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California’s successful implementation of the Affordable Care Act (ACA) resulted in historic increases in health insurance coverage. Over one million Californians have subsidized insurance through Covered California, the state’s ACA marketplace. The state’s Medicaid program (Medi-Cal) now covers approximately one out of three Californians, millions more than prior to the ACA.
Despite this success, 10.4 percent of non-elderly Californians (those under age 65) lacked insurance in 2016. Without state action to protect and build upon these coverage gains, we project that the uninsurance rate could grow to 11.7 percent in 2020, or approximately 4.02 million people, and to 12.9 percent in 2023, or 4.4 million people. These rates are based on a definition of insurance that excludes restricted-scope Medi-Cal for undocumented Californians.
The federal law zeroing out the ACA individual mandate penalty beginning in 2019 will result in lower individual market and Medi-Cal enrollment, but significant uncertainty exists about how much enrollment will decline in California. Using our California Simulation of Insurance Markets (CalSIM) microsimulation model and a range of assumptions about the extent to which the penalty influences enrollment decisions, we project that between 150,000 and 450,000 more Californians will be uninsured in 2020, growing to between 490,000 and 790,000 more uninsured in 2023, compared to the projected number if the ACA penalty had been maintained. The most substantial enrollment changes will occur in the individual market, where we project enrollment will decline by 10.1 percent in 2020 and 14.4 percent in 2023.
Undocumented Californians will continue to make up the largest group of uninsured, and many other Californians who are eligible for coverage—including Medi-Cal, insurance through Covered California, and employer coverage—will also lack insurance. Some Californians will not enroll in Medi-Cal despite being eligible because they are not aware of their eligibility, have difficulty enrolling, or have other reasons for remaining unenrolled. Some individuals eligible for employer coverage or insurance through Covered California, with or without ACA subsidies, will not enroll due to affordability concerns, rising costs, lack of knowledge of subsidies, or other reasons.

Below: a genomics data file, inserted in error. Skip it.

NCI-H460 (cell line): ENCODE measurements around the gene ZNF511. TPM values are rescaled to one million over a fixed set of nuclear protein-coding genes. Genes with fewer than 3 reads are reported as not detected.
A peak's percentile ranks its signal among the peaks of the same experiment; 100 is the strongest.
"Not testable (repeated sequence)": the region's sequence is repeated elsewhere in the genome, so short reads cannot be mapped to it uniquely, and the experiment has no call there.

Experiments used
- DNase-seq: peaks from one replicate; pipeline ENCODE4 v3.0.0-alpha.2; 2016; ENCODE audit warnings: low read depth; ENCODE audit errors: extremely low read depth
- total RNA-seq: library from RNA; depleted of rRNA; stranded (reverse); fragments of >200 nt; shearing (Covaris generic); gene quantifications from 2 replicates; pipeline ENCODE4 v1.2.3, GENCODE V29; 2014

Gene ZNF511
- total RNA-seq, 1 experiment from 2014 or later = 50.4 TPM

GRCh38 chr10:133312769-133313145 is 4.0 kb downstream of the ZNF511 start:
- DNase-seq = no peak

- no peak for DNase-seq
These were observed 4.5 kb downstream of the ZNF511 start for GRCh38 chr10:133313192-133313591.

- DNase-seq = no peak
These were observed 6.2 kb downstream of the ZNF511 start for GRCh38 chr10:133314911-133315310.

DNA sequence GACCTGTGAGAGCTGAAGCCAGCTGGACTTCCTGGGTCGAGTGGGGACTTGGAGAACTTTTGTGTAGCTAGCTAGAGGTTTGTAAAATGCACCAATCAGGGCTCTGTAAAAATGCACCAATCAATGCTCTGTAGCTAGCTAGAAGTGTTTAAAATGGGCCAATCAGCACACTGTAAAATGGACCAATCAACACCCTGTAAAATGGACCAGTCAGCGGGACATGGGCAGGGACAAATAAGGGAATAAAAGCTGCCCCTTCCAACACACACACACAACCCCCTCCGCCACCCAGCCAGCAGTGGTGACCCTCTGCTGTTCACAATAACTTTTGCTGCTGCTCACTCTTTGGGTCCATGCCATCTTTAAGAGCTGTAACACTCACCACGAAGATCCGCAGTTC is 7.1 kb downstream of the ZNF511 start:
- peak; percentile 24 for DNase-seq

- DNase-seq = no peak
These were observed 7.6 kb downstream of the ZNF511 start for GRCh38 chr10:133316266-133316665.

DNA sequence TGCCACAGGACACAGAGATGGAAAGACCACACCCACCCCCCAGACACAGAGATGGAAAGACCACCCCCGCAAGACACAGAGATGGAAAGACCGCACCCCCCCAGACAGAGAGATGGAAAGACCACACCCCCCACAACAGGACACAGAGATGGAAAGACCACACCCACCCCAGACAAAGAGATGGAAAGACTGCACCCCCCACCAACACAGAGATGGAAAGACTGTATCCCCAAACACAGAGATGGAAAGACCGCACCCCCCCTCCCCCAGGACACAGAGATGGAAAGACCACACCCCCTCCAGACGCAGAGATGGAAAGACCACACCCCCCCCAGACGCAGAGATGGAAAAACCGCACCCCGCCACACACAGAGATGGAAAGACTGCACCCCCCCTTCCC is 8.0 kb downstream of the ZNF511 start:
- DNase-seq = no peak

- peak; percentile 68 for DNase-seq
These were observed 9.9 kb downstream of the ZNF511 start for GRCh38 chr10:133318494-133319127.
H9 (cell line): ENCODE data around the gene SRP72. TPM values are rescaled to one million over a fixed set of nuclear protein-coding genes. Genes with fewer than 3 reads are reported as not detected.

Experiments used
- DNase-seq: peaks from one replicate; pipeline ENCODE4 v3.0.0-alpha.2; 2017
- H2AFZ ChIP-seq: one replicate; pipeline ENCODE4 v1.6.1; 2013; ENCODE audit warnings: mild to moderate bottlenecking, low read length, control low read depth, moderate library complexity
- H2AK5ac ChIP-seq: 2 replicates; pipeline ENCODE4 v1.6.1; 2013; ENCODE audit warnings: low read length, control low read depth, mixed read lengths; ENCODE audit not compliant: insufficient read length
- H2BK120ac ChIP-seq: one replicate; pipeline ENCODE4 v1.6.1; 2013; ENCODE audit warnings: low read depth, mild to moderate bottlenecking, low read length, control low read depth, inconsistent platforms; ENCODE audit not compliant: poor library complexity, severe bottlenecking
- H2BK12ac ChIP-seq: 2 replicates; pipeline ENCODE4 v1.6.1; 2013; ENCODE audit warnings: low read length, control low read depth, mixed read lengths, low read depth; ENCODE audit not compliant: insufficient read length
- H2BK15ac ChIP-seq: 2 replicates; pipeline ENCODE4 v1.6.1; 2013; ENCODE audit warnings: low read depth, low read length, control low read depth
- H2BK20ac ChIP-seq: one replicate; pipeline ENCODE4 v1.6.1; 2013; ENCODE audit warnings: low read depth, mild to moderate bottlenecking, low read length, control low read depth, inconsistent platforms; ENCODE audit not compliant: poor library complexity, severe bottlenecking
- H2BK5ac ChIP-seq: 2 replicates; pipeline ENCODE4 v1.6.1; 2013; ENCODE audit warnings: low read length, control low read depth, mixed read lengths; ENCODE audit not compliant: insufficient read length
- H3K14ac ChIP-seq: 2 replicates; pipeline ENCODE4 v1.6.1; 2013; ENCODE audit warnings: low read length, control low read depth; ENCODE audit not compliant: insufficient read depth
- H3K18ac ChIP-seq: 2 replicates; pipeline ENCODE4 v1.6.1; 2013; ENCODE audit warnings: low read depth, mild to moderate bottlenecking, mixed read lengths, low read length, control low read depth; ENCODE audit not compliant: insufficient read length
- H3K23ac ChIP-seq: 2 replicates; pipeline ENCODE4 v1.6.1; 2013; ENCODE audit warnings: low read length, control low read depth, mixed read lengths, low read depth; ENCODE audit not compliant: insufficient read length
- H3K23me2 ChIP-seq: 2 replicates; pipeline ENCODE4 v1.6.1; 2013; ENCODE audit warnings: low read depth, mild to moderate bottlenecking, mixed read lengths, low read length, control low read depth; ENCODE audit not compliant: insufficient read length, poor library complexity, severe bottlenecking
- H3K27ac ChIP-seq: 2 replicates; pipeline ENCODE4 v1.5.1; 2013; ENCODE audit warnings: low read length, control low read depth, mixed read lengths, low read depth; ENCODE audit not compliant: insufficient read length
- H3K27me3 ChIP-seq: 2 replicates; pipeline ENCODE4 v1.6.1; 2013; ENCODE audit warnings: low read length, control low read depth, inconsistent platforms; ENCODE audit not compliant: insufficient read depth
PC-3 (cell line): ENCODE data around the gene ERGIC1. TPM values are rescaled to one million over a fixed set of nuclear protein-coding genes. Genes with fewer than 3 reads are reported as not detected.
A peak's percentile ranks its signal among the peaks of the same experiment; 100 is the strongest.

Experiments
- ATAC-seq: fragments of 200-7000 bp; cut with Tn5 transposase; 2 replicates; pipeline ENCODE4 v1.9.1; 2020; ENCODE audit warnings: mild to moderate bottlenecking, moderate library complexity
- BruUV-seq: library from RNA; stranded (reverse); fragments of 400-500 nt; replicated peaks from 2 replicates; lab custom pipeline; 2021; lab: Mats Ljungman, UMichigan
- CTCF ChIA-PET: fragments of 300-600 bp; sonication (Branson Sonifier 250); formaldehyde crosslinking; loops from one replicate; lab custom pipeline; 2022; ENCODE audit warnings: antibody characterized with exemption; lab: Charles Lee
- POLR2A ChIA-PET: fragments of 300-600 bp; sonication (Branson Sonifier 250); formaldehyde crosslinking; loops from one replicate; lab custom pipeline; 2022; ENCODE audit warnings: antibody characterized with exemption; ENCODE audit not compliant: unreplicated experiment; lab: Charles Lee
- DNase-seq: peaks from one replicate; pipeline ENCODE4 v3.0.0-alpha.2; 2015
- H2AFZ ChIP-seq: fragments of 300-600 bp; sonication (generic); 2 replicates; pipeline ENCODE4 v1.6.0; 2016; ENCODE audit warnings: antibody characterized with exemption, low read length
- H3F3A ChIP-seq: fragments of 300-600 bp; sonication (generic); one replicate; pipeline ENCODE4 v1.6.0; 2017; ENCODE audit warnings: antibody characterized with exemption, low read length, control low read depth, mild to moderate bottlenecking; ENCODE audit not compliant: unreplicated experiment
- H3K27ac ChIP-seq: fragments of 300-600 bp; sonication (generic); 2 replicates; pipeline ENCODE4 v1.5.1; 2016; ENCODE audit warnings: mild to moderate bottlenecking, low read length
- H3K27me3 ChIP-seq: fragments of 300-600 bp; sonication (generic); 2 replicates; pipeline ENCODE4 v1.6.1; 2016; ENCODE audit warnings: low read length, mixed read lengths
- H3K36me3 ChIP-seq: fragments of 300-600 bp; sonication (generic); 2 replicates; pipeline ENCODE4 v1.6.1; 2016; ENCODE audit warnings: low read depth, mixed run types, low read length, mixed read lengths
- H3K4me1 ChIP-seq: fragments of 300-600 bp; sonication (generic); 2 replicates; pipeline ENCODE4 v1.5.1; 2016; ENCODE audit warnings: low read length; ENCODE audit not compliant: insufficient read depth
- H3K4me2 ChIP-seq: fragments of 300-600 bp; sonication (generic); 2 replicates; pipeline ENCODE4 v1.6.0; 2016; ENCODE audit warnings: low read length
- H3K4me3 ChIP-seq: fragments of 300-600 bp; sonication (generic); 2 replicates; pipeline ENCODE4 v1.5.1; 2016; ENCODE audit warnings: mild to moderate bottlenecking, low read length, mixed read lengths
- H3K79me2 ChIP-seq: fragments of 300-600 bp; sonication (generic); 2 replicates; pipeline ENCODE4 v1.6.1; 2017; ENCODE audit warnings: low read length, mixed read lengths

Uninsured Californians are projected to be disproportionately Latino (65 percent) and low income (52 percent at or below twice the Federal Poverty Level) in 2020. More than two-thirds of adults projected to lack insurance are working (69 percent), a rate similar to that in the overall population (73 percent).
The uninsurance rate will vary regionally from a projected 9.9 percent in the Bay Area to 13.9 percent in Los Angeles County in 2020. Variation in uninsurance rates reflect differences in population characteristics, such as immigration status and income, healthcare premiums, and employers’ rates of offering coverage.
To protect the progress made under the ACA in expanding health coverage and to reduce the remaining coverage gaps, the state could expand Medi-Cal to all low-income residents regardless of immigration status, provide state subsidies to improve affordability of individual market premiums and out-of-pocket costs, implement a state individual mandate, and continue to support and strengthen outreach and enrollment efforts, among other strategies. As federal decisions threaten to reverse health coverage gains around the country, these policies would help to ensure that California continues to build on its successes and drive toward its goal of achieving universal health coverage.